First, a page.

But then why did my friend chuckle when I told him what happened? Clearly, I reacted incorrectly to being grabbed and groped.

It would be different next time.

Next time came sooner than later this past Tuesday as I left Lowe’s up by the Polaris Mall after purchasing the aforementioned lawnmower. I don’t usually like spending time up by that mall because the people can be kind of a classist, privilege-y bunch. You have to cut through the judgment with a machete.

As I entered the clearly marked (stop signs and hatch-marks) crosswalk in front of the store, one of those tiny, cheap-looking Range Rovers that serve no purpose other than to advertise how little you care about driving flew past me and a handyman loading a truck without stopping or slowing down.

It was the automotive equivalent of the stupid hat.

So, I yelled, “I’m walking here!” (I had just spent a weekend in NYC after all) and offered up the universally agreed upon gesture that says, “Hey, I wish you would follow the rules of the road.”

The Range Rover, nearly a hundred feet away at this point, slammed on its brakes.

“Oh joy!” I thought, but I continued pushing the cart with the mower towards my ancient Volvo station wagon. Just as I opened the lift-gate, the Range Rover screeched to a halt, less than three feet away from me.

A woman in an “I’d like to speak to your manager” fake blond bob stuck her phone at me. “Does it make you feel big to flip me off IN FRONT OF MY CHILD?!?” she yelled. The child looked appropriately horrified.

I felt so trapped. She had hunted me down and was sticking a camera in my face. I couldn’t escape. I could try to de-escalate the situation. But she didn’t deserve de-escalation. She was road raging over me not liking being almost run down by her. What the fuck kind of privilege is that? How dare I, a mere plebeian in her world, question her right to drive here stupid hat car anywhere she wanted.

So I fucking snapped.

“You blew through a crosswalk with stop signs with your child in your car. And now you’re following me. Shut the fuck up you privileged twat!”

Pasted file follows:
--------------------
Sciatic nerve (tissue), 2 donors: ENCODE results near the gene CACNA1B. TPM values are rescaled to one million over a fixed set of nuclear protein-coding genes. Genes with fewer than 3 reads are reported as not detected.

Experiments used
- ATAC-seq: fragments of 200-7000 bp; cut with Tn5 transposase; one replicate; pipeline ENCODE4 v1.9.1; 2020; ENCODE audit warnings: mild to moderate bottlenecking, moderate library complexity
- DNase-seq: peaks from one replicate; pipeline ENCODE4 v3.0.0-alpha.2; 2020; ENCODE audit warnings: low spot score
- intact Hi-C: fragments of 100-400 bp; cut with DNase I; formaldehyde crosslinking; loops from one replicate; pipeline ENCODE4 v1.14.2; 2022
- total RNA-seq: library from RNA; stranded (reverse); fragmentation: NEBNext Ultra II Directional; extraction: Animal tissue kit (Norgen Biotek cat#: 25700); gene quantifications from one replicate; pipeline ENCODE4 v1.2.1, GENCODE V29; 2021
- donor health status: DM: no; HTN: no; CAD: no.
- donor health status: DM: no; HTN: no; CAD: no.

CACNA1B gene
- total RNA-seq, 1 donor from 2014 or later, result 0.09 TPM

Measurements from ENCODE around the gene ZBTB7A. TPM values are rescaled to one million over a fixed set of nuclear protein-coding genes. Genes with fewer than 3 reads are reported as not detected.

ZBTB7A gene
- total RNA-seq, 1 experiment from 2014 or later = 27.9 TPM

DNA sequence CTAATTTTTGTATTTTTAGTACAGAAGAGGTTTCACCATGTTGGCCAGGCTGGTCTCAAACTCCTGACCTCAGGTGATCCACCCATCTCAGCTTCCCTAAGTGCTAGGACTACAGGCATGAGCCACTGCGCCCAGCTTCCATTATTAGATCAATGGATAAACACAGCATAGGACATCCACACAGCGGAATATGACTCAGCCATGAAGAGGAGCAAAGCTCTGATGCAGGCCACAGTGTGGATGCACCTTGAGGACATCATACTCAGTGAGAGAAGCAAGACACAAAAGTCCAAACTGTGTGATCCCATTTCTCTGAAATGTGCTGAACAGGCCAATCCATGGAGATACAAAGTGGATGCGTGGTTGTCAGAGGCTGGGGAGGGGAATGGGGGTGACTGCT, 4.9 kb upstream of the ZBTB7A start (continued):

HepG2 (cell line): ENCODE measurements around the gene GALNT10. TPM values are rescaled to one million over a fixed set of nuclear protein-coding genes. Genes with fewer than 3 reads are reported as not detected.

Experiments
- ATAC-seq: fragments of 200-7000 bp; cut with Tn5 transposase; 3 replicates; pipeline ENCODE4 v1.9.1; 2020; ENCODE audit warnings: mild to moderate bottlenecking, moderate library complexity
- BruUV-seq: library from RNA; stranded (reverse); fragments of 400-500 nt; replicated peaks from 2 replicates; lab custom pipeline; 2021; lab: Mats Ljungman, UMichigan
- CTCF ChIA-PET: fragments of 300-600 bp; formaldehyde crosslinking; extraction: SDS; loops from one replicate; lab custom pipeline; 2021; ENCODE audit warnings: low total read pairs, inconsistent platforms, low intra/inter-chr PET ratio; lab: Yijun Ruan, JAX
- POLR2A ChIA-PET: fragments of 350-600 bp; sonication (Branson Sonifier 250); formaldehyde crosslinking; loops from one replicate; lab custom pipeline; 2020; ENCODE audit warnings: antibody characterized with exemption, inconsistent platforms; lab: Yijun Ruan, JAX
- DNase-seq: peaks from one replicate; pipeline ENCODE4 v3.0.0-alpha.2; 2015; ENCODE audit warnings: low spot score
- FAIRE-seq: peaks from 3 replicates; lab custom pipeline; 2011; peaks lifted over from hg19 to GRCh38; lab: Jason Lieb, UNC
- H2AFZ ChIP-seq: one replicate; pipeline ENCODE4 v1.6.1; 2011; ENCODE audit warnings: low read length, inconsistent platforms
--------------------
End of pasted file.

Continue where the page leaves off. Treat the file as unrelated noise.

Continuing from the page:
I felt like a floating ball of rage. It must’ve been a show because she recoiled and held the phone up like she was warding off a vampire. She sped off, continuing to hold the phone. I assume this was to capture for posterity the moment I turned on my super-human T-1000 speed in pursuit.

Others in the Lowe’s lot averted their eyes from me.

But at least they weren’t laughing?

I could feel shame welling up in my gut. “You’re only giving them the reaction they want.”

You’re overreacting. Therefore, your feelings no longer matter.

I cried the whole way home. I remember nothing of the drive but that. And it was rush hour on one of the busiest stretches of interstate in Columbus.

I cried most of yesterday as I assembled the mower. At one point, a pair of pliers slipped in my hand, pinching my palm. I deserved that pain. At least the pain I felt was real. Not the fake pain of overreaction. I mulled over the ‘along the sidewalk; not across the street’ possibilities of the old carpet knife I used to open the lawnmower box. I cried some more. I went to go work out and use the steam room, but I forgot to put my gym bag in the car. I cried at my inability to do anything right. No wonder I don’t deserve to be touched on my terms.

What are my choices now?

I can’t go back to disassociating anymore. The chemistry won’t allow it, and I won’t allow the psych meds back in me. I like having feelings.

But feelings suck. I’ve been robbed of them for so long, full-time since 1991, that it’s like learning to walk again. Sometimes I feel like I’m in a taped segment from a telethon where they show the plucky kid from St. Jude’s taking tentative steps after getting a cancerous mass removed from the base of their spine. Except when I stumble with my newly regained emotions, I feel like I’m being punished. Like they expect me to run a triathlon and are annoyed when I can’t.

I know this piece has been somewhat scattershot, full of clunky metaphors and poorly edited. But, know what, so is my brain. I need to get this out.



“No” means NO. It is not the beginning of a negotiation.

“No” means I no longer find amusing whatever it is the hell you’re doing.

If I pull away, let me go. If you pull me back, I will rip your fucking arm off.

Always leave another human being with a clear escape route.

If a friend says they’ve just been accosted, don’t laugh. Don’t try to see it from the point of view of the attacker because you’re uncomfortable or drunk. It’s never fun. It’s never just part of the scene.

I matter. I am not here for friction, cuteness, or a teaching moment for your brat.

Your hat is stupid.